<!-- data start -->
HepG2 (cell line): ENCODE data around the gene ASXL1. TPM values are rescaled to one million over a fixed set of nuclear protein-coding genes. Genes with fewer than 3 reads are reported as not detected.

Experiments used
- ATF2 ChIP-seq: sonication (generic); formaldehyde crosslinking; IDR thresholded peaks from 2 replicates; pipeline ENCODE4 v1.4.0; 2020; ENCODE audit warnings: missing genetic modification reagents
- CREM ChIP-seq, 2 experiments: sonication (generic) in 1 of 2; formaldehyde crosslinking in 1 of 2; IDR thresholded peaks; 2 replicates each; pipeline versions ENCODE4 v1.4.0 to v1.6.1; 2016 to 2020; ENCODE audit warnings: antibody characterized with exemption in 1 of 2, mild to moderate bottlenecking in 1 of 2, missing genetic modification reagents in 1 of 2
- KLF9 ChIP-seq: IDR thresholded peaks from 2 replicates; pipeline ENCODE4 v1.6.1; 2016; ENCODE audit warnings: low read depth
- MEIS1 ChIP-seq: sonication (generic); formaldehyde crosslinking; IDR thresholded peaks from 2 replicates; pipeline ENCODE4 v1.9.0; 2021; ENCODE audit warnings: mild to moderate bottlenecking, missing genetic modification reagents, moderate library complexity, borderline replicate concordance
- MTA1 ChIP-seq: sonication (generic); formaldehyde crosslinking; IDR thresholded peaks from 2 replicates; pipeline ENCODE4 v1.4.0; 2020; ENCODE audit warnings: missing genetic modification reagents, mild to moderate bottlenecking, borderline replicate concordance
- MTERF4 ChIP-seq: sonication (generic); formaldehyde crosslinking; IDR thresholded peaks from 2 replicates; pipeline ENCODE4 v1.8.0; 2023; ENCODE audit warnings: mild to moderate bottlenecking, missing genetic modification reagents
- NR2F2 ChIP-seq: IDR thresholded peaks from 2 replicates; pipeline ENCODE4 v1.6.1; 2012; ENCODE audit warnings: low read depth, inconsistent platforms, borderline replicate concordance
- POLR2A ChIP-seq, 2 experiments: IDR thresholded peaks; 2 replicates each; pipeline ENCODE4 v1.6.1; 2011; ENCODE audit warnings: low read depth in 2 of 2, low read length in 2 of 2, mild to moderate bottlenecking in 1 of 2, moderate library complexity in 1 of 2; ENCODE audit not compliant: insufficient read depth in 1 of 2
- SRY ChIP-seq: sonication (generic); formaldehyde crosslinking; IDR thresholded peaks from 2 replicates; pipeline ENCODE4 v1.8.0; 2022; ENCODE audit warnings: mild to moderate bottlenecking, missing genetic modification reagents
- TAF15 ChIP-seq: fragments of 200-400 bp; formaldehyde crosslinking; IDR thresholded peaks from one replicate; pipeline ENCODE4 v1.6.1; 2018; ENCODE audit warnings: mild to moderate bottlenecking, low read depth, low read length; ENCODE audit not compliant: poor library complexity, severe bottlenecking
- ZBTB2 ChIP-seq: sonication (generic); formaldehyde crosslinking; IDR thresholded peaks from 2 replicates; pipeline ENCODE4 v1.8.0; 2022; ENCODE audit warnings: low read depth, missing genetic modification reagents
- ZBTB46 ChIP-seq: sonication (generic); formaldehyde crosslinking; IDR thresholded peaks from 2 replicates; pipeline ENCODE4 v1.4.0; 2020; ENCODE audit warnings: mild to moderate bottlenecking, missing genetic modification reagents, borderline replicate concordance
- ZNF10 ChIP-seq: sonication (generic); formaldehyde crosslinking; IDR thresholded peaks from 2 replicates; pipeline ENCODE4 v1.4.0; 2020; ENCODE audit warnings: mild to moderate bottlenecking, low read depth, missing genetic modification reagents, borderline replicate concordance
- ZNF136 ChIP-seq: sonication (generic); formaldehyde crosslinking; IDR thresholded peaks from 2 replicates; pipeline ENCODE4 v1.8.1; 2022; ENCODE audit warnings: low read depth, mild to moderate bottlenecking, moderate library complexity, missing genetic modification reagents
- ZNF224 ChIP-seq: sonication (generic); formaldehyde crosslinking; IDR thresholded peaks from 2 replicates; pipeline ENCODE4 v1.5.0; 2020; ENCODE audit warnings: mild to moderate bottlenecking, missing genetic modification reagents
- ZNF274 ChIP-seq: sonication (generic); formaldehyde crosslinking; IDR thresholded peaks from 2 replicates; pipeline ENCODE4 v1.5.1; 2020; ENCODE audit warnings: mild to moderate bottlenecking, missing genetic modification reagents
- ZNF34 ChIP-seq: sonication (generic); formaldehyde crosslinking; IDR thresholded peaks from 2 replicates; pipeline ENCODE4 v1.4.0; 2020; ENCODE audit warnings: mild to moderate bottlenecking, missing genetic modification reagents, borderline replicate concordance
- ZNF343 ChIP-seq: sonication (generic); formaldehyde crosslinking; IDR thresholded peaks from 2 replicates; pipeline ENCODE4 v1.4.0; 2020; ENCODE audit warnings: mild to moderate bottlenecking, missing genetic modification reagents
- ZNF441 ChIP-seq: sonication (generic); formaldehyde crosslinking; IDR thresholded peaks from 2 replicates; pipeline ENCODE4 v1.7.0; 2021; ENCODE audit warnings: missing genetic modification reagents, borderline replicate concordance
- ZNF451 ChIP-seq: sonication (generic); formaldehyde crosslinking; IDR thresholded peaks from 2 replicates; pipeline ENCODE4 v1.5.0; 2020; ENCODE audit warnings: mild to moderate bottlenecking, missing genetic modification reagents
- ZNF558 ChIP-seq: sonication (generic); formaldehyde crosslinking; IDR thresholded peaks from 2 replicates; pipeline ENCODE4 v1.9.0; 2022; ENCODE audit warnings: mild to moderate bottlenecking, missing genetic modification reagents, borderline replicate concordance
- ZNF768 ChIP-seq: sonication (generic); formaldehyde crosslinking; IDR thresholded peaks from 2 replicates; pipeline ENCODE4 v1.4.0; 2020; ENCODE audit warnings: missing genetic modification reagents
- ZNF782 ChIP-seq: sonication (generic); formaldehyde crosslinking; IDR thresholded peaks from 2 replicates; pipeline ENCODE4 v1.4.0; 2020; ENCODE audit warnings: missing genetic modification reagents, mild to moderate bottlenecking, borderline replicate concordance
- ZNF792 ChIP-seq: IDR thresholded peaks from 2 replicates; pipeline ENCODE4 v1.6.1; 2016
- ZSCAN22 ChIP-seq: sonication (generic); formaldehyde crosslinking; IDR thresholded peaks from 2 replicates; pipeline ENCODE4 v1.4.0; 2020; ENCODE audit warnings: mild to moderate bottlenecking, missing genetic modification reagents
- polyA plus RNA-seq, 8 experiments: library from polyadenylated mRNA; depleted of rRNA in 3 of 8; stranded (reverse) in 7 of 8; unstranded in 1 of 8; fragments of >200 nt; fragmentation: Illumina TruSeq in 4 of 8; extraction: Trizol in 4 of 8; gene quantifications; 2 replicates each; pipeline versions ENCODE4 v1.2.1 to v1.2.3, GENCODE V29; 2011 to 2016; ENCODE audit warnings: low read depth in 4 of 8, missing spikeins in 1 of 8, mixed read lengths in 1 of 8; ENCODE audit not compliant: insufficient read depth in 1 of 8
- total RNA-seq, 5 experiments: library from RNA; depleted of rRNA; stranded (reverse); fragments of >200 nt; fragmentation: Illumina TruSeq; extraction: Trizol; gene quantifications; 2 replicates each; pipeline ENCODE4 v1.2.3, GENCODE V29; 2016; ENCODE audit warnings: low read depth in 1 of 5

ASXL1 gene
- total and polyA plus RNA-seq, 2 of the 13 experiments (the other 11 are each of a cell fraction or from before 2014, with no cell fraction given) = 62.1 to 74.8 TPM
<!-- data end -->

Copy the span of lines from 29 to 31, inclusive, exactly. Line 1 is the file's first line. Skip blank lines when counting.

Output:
- total RNA-seq, 5 experiments: library from RNA; depleted of rRNA; stranded (reverse); fragments of >200 nt; fragmentation: Illumina TruSeq; extraction: Trizol; gene quantifications; 2 replicates each; pipeline ENCODE4 v1.2.3, GENCODE V29; 2016; ENCODE audit warnings: low read depth in 1 of 5

ASXL1 gene
- total and polyA plus RNA-seq, 2 of the 13 experiments (the other 11 are each of a cell fraction or from before 2014, with no cell fraction given) = 62.1 to 74.8 TPM